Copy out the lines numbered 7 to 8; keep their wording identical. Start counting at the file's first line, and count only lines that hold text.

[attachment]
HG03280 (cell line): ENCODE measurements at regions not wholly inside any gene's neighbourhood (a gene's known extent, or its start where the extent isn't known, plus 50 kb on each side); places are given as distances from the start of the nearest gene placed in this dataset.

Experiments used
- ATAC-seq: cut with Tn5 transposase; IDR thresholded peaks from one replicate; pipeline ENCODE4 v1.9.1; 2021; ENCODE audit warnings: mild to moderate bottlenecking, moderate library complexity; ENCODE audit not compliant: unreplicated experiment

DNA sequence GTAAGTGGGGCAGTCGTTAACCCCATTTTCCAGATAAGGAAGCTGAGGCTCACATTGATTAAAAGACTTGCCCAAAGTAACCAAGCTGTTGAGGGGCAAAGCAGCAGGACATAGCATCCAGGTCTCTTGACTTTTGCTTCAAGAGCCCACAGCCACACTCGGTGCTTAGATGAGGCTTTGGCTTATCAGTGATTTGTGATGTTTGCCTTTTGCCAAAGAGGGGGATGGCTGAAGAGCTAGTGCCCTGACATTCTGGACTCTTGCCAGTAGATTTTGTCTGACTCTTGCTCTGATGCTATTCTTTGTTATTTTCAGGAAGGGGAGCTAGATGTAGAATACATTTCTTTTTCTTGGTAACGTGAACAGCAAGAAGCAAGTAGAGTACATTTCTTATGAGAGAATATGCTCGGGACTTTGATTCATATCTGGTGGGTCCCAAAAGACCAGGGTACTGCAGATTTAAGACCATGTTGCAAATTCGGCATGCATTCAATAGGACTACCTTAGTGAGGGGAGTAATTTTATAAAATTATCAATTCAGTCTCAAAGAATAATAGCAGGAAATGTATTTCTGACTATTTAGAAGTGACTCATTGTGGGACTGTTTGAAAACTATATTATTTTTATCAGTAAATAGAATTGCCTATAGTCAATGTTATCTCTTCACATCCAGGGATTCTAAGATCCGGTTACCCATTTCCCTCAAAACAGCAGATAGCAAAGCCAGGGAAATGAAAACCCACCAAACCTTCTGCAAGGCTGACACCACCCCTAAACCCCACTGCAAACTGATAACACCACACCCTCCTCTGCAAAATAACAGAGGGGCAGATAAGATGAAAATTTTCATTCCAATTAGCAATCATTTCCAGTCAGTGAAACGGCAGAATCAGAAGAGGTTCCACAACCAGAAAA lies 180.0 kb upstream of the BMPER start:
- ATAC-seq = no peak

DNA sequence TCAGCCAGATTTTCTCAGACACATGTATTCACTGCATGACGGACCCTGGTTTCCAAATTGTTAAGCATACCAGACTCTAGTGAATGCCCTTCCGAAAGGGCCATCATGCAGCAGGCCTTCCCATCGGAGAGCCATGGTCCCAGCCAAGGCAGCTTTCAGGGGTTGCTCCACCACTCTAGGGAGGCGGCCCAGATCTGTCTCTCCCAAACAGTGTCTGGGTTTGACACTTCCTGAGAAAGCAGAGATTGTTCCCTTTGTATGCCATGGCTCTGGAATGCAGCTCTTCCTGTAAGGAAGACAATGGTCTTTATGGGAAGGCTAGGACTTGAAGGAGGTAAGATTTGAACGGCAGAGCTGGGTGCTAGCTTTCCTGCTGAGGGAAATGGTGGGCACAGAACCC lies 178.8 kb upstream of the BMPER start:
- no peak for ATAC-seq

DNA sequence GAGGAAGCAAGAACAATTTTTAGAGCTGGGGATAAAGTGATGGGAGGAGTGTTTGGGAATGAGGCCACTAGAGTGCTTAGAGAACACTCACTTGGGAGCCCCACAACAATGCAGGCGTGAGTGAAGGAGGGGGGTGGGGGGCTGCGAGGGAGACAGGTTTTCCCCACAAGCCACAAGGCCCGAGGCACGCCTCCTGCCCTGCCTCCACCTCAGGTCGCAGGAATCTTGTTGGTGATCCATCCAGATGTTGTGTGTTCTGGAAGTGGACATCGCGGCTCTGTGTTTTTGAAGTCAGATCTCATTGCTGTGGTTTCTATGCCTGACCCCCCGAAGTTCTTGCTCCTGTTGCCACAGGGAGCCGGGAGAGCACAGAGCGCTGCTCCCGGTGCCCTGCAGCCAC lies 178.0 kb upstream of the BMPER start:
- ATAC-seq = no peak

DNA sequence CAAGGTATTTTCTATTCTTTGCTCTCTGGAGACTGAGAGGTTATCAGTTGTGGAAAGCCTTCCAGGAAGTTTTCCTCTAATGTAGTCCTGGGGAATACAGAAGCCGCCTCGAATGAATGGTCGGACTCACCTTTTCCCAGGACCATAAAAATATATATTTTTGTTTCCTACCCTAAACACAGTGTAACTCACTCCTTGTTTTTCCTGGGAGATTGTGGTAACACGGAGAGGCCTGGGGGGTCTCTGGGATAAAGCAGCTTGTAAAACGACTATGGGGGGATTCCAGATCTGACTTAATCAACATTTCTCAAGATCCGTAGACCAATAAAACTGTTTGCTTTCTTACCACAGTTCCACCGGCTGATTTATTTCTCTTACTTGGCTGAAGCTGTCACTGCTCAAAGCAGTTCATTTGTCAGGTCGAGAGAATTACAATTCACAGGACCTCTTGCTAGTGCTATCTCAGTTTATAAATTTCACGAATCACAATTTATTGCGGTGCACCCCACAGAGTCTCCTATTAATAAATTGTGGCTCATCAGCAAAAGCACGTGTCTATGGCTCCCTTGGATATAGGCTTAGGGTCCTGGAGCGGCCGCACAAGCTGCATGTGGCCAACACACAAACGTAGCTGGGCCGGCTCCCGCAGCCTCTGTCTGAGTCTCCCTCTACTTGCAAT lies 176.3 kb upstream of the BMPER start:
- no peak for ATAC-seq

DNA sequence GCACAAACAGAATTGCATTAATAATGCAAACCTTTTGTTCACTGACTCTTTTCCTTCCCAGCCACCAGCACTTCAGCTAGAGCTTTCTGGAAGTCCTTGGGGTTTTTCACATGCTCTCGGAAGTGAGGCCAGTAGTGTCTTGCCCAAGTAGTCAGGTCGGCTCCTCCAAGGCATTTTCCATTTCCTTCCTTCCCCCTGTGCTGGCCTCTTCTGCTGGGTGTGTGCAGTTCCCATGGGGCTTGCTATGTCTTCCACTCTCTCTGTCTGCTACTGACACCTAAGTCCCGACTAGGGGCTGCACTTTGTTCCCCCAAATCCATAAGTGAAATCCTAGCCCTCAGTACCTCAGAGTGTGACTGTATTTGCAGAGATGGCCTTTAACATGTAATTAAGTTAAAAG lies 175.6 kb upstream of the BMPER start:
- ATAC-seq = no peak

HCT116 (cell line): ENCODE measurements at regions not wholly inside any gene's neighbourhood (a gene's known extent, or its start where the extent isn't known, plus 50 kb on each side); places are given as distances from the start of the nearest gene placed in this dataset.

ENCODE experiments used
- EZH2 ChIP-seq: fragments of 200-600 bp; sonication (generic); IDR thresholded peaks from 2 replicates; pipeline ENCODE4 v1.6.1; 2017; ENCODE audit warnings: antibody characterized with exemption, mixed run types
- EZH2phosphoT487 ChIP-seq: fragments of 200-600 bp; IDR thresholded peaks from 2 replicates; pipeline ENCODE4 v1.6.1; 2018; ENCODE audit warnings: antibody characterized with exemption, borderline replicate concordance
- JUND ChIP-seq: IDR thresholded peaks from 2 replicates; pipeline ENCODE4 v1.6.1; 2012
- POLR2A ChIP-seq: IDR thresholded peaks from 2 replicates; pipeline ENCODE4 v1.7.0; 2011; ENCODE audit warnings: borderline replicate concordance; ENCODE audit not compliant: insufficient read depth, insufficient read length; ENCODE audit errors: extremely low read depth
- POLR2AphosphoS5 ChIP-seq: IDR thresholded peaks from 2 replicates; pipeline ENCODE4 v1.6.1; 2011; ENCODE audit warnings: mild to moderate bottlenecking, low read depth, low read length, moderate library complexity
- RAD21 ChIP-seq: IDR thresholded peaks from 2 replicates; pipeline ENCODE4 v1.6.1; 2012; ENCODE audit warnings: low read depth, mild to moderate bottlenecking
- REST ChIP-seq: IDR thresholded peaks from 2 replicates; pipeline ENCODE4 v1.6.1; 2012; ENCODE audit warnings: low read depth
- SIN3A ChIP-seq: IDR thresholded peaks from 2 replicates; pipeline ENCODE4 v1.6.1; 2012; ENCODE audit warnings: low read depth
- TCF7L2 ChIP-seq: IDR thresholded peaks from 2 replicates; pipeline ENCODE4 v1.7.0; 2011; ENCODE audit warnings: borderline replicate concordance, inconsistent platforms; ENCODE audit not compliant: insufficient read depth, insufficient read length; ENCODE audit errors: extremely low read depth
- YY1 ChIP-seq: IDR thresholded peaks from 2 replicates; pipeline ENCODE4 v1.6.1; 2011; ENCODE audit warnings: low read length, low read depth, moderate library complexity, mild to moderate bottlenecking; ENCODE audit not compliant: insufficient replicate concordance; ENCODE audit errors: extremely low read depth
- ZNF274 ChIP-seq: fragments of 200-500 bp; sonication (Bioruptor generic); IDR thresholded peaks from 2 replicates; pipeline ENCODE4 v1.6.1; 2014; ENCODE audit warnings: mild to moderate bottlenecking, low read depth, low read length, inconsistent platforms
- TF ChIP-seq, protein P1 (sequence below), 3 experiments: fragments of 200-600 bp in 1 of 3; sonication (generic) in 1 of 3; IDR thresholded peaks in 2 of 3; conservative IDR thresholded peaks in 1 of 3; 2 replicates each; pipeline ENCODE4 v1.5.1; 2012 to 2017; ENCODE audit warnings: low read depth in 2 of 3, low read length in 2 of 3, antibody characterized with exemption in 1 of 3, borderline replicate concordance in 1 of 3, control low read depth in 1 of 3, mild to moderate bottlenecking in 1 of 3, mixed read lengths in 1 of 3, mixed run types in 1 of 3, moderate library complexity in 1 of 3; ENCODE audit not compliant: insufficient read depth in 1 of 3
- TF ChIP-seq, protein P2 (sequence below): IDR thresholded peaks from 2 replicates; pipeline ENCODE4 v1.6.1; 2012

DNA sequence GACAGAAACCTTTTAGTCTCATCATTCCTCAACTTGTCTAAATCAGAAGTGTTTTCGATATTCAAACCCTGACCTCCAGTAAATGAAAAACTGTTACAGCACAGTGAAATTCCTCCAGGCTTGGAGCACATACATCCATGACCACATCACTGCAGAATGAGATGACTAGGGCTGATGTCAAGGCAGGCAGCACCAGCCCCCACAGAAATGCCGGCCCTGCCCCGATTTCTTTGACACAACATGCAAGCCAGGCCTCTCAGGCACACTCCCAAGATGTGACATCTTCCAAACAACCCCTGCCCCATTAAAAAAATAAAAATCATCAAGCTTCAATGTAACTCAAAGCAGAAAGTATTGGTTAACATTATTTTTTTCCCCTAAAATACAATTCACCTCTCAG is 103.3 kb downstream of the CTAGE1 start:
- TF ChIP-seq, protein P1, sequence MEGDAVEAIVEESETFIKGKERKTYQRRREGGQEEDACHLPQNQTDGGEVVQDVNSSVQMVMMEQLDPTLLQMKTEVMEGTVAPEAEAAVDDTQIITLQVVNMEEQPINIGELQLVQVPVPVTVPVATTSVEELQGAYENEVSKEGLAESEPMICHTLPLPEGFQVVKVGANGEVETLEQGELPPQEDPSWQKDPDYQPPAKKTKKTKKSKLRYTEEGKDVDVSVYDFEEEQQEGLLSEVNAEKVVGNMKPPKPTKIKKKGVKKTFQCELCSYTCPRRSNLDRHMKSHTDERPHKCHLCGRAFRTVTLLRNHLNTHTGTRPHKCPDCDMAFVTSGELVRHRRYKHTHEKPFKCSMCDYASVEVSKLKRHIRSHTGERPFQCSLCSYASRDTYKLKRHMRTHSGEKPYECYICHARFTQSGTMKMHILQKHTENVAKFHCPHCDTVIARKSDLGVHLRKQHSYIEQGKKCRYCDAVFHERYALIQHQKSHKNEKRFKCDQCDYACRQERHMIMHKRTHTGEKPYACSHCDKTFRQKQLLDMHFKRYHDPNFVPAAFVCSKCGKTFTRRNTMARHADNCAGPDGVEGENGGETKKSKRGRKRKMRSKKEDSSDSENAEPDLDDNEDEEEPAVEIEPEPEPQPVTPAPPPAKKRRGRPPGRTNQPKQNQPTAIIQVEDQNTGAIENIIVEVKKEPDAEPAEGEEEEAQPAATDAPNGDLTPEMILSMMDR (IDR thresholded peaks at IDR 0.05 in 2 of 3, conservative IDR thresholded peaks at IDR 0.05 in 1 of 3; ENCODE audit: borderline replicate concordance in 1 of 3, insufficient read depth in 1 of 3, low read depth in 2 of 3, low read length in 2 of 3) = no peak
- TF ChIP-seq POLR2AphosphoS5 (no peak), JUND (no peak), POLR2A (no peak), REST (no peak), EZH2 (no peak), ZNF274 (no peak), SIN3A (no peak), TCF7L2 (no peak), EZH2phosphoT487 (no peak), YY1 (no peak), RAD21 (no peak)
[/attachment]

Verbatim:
- no peak for ATAC-seq

DNA sequence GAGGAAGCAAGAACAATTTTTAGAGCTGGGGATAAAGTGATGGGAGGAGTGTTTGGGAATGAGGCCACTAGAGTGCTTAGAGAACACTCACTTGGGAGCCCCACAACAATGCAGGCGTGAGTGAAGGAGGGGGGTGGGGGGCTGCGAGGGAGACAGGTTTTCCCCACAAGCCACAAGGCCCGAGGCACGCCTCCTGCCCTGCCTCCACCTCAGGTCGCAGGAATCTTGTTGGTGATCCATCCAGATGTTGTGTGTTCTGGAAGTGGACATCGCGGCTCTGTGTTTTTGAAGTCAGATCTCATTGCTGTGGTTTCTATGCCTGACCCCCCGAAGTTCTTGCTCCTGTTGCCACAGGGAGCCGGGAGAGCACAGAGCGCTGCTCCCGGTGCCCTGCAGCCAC lies 178.0 kb upstream of the BMPER start: